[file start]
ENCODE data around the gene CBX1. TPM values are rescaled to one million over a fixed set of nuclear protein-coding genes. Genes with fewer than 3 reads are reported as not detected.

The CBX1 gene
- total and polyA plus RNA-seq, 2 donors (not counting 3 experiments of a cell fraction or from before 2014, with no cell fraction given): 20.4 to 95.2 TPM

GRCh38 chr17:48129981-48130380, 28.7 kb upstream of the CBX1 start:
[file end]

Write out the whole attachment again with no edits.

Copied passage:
ENCODE data around the gene CBX1. TPM values are rescaled to one million over a fixed set of nuclear protein-coding genes. Genes with fewer than 3 reads are reported as not detected.

The CBX1 gene
- total and polyA plus RNA-seq, 2 donors (not counting 3 experiments of a cell fraction or from before 2014, with no cell fraction given): 20.4 to 95.2 TPM

GRCh38 chr17:48129981-48130380, 28.7 kb upstream of the CBX1 start: